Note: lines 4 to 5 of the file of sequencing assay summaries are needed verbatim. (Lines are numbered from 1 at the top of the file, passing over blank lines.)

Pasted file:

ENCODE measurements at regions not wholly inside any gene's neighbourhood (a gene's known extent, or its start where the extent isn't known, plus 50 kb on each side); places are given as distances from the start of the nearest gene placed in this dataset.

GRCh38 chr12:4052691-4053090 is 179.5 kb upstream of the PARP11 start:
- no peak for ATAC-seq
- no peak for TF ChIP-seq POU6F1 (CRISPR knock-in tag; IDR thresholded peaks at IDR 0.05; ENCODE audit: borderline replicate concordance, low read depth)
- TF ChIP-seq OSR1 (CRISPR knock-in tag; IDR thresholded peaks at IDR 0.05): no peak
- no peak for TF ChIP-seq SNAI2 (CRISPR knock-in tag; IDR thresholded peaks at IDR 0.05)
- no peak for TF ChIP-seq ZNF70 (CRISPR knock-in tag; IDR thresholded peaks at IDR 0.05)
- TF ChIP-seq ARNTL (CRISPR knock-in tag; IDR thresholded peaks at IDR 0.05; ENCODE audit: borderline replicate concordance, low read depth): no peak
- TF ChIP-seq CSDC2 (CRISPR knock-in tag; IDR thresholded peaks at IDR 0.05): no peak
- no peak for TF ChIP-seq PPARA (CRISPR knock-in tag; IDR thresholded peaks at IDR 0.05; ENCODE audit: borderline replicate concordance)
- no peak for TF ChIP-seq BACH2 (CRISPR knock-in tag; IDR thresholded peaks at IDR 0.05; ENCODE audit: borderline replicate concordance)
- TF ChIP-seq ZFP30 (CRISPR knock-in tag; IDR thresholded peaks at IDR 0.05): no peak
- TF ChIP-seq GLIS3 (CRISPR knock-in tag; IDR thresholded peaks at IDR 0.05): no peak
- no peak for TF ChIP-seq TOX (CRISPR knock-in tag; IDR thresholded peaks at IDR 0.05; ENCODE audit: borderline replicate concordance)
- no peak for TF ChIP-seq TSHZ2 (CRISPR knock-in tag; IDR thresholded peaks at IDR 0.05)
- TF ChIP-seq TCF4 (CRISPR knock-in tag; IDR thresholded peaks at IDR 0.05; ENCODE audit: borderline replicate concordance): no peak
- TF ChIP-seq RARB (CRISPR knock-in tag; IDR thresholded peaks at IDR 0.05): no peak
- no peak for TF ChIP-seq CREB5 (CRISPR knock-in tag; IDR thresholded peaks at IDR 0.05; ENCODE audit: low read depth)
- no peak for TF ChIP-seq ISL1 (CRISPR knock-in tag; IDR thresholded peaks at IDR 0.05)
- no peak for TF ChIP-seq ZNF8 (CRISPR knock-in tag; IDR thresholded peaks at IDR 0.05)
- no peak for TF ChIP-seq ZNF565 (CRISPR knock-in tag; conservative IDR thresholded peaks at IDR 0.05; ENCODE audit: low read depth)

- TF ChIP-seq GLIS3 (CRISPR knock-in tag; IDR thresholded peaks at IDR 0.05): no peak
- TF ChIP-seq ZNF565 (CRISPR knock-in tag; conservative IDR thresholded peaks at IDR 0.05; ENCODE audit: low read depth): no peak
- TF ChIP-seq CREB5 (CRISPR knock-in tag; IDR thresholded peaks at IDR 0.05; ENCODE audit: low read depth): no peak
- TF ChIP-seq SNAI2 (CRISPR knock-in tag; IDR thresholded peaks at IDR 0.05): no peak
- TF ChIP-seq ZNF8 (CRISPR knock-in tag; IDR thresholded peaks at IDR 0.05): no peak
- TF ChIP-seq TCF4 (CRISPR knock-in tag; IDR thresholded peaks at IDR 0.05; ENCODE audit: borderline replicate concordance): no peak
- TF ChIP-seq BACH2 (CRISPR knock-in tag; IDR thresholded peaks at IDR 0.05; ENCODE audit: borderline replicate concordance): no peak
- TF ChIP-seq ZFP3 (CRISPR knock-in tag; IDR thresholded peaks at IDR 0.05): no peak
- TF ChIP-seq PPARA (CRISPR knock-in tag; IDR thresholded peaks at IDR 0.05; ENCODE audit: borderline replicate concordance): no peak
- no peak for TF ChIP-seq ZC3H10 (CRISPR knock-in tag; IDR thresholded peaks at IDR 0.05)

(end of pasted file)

- no peak for TF ChIP-seq POU6F1 (CRISPR knock-in tag; IDR thresholded peaks at IDR 0.05; ENCODE audit: borderline replicate concordance, low read depth)
- TF ChIP-seq OSR1 (CRISPR knock-in tag; IDR thresholded peaks at IDR 0.05): no peak